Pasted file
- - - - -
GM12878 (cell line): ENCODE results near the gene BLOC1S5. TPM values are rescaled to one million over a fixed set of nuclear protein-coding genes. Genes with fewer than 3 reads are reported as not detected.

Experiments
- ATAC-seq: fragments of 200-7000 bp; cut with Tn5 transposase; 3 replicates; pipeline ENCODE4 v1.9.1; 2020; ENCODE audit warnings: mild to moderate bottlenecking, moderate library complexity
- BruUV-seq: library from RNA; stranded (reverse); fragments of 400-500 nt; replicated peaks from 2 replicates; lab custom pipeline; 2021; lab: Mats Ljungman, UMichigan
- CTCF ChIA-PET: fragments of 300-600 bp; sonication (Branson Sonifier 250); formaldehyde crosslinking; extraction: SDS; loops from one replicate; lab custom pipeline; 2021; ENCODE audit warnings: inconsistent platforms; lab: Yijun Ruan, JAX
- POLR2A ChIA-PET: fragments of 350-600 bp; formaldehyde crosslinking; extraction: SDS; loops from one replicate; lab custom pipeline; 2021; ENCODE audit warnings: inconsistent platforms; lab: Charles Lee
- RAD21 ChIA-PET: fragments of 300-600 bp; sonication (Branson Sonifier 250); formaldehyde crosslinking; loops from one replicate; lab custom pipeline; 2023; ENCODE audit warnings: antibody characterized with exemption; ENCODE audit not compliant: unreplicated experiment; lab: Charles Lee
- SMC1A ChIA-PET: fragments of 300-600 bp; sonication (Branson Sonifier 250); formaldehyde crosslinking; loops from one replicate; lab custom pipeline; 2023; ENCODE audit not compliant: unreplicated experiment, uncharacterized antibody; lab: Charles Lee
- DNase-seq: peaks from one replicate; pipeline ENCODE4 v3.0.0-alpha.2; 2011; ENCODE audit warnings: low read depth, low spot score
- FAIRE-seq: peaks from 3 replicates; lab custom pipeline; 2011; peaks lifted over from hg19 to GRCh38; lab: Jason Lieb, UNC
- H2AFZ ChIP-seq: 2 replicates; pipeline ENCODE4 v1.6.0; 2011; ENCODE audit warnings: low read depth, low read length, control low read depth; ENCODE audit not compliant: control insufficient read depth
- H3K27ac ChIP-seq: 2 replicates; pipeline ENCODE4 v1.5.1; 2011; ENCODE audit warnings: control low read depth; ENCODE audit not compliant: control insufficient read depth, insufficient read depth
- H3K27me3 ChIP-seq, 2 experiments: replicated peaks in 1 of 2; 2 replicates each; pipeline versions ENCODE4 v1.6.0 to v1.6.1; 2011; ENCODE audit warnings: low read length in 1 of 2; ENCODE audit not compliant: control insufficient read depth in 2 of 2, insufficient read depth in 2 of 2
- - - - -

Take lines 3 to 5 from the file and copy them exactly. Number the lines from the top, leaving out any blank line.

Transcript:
- ATAC-seq: fragments of 200-7000 bp; cut with Tn5 transposase; 3 replicates; pipeline ENCODE4 v1.9.1; 2020; ENCODE audit warnings: mild to moderate bottlenecking, moderate library complexity
- BruUV-seq: library from RNA; stranded (reverse); fragments of 400-500 nt; replicated peaks from 2 replicates; lab custom pipeline; 2021; lab: Mats Ljungman, UMichigan
- CTCF ChIA-PET: fragments of 300-600 bp; sonication (Branson Sonifier 250); formaldehyde crosslinking; extraction: SDS; loops from one replicate; lab custom pipeline; 2021; ENCODE audit warnings: inconsistent platforms; lab: Yijun Ruan, JAX